Annex B: New Policies in the pilot Pentland Firth and Orkney Waters Marine Spatial Plan
|Policy Title||Policy Text|
|General Policy 1B: Supporting Sustainable Social and Economic Benefits||Development and/or activities will be supported by this Plan when the proposal can demonstrate:
|General Policy 1C: Safeguarding the marine ecosystem||The integrity of coastal and marine ecosystems should be safeguarded. The Plan will support proposed development and activities when they:
|General Policy 2: The Well-Being, Quality of Life and Amenity of Coastal Communities||Development and/or activities will be supported by this Plan when it can be demonstrated that:
Significant adverse effects on the well-being, quality of life and amenity of local communities has been avoided, and where appropriate, mitigation measures to address any adverse effects have been incorporated as part of the development and activity proposals and agreed with the consenting authority.
Local stakeholders, relevant Community Councils and interested community groups have been engaged at an early stage in the development process when assessing any potential impacts on the well-being, quality of life and amenity of local communities.
|General Policy 4C: Wider biodiversity||The Plan will not support development and activities that result in a significant adverse effect on the status of Priority Marine Features.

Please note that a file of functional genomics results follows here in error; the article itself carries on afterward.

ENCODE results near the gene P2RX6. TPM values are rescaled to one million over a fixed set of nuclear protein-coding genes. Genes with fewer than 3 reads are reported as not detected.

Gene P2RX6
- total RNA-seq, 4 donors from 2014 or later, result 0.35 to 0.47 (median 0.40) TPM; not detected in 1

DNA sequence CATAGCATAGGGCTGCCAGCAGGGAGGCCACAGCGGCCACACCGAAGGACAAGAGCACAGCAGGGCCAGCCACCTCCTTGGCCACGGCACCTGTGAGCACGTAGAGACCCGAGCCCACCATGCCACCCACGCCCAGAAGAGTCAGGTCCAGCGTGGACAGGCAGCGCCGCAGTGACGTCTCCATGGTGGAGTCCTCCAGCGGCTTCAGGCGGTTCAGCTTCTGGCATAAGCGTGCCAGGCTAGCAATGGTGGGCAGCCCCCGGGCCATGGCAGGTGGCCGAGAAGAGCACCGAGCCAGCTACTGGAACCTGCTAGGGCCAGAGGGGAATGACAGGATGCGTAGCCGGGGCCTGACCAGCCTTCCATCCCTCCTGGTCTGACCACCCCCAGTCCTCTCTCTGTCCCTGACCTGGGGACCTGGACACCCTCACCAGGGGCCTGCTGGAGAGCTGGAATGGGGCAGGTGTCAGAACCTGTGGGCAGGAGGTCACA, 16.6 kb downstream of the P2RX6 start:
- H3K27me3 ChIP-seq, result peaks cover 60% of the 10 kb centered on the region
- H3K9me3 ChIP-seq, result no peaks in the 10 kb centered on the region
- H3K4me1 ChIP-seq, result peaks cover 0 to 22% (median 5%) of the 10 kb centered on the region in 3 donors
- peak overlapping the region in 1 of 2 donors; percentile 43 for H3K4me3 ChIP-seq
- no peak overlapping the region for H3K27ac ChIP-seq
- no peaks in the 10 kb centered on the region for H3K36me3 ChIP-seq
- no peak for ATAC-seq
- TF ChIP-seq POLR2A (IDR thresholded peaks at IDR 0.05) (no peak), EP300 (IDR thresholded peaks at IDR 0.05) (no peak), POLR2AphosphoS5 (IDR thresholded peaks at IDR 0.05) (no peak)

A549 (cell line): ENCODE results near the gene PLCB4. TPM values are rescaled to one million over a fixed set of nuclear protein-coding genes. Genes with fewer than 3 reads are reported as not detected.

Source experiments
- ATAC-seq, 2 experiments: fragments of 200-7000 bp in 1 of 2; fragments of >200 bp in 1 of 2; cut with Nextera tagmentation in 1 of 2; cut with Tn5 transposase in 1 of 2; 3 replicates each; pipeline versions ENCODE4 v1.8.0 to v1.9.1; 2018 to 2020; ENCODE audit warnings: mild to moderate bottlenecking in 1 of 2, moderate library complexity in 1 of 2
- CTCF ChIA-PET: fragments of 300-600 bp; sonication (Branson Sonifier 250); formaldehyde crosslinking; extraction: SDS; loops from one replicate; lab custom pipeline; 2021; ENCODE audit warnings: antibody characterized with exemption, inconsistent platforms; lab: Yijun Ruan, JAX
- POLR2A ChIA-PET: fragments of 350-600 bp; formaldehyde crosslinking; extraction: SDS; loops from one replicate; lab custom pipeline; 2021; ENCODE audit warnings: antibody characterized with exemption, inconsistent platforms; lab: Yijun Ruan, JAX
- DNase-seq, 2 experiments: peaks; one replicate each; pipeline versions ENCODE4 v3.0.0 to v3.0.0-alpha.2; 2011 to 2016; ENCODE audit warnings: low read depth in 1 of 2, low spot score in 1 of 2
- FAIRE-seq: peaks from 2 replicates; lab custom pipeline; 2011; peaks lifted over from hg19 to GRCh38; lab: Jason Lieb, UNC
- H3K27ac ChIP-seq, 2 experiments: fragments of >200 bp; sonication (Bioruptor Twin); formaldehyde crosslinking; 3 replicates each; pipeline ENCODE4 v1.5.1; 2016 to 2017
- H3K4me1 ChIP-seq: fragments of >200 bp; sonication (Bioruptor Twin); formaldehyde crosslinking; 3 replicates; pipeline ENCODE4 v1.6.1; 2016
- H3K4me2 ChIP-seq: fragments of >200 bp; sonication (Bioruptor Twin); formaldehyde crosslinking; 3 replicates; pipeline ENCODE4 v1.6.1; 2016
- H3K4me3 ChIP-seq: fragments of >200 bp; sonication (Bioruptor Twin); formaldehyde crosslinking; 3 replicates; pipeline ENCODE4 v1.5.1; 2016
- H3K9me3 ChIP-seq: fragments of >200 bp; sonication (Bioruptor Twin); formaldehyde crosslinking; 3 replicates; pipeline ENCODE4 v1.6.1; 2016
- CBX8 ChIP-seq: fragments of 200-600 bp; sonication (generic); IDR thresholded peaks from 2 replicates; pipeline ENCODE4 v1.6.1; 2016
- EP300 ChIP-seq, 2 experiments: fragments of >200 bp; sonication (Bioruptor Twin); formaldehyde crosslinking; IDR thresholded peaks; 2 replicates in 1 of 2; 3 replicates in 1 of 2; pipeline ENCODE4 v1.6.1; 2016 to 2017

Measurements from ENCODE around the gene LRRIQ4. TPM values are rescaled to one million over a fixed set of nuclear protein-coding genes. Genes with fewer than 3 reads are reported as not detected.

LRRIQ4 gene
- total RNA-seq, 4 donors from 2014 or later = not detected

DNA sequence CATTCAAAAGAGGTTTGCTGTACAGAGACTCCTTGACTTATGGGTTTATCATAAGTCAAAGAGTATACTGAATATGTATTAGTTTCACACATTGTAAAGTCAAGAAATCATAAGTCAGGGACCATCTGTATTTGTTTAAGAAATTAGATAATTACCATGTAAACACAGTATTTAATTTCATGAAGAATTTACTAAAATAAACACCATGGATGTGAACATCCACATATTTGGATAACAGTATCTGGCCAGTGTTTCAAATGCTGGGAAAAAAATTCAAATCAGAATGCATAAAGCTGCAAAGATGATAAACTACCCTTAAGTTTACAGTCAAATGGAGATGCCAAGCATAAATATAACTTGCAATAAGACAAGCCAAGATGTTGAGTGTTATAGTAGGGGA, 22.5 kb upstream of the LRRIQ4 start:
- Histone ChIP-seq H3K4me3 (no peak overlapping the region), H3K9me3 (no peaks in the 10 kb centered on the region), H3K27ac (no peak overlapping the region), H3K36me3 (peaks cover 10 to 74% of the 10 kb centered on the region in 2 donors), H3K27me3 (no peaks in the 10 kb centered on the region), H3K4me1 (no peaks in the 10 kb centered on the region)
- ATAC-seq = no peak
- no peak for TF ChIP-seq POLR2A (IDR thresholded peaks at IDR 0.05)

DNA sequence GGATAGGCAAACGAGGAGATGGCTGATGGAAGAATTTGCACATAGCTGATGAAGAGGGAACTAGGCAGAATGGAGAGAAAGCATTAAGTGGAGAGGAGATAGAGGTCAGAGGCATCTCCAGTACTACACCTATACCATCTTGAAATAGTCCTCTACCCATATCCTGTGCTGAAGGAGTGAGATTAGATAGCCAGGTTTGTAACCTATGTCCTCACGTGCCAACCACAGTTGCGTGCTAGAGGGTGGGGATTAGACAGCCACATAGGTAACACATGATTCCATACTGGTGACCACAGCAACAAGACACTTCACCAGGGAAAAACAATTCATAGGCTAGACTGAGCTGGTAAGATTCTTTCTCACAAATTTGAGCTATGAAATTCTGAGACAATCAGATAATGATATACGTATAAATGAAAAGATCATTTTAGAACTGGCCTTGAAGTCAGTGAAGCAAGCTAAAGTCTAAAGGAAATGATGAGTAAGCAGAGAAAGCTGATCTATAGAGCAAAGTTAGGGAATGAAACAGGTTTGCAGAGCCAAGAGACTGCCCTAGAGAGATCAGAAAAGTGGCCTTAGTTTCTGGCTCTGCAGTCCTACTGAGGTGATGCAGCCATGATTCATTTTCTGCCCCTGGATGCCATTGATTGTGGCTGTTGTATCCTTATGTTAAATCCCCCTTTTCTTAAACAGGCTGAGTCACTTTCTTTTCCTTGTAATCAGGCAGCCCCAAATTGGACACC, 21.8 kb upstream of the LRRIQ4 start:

Where development or activities are likely to have an adverse impact on species of regional or local importance to biodiversity, proposals should demonstrate:
|General Policy 5A: Water environment||The Plan will support development in the marine environment when the proposal:
|General Policy 7: Integrated coastal and marine development||For developments that require multiple licences, permissions and/or consents, applicants should undertake early pre-application engagement with the consenting authorities and relevant stakeholders.
For developments that require an Environmental Impact Assessment and multiple licences, permissions and/or consents, applicants should produce a Consultation Strategy at the scoping stage.
Where appropriate, a single EIA should be carried out for marine and terrestrial components of a development project that are inextricably linked to the main works.
Proposals for construction projects should be supported by a construction environmental management plan which covers both the terrestrial and marine environment.
MS-LOT and other relevant consenting authority should consult one another at an early stage to improve the efficiency of the consenting process and, where appropriate, coordinate and streamline the various consenting requirements.
|Policy GEN 9: Invasive Non-Native Species||All developers and users of the marine environment should take into account the risk of introducing and spreading non-native species and put in place biosecurity and management measures to minimise this risk. These measures will be most effective when a co-ordinated and collaborative approach is taken by developers and users of the marine environment.
Existing Codes of Practice, species control agreements and orders (under the WANE Act) and international guidelines should be used to develop these measures where relevant to the marine environment.
Where non-native species are known to be present, mitigation measures (e.g. an eradication plan) or a contingency plan should be put in place to minimise the risk of spreading the species.
|Sectoral Policy 1: Commercial Fisheries||The Plan will support proposals for developments where it can be demonstrated that:
|Sectoral Policy 4: Renewable energy||All proposals for offshore wind and marine renewable energy development are subject to licensing and consenting processes.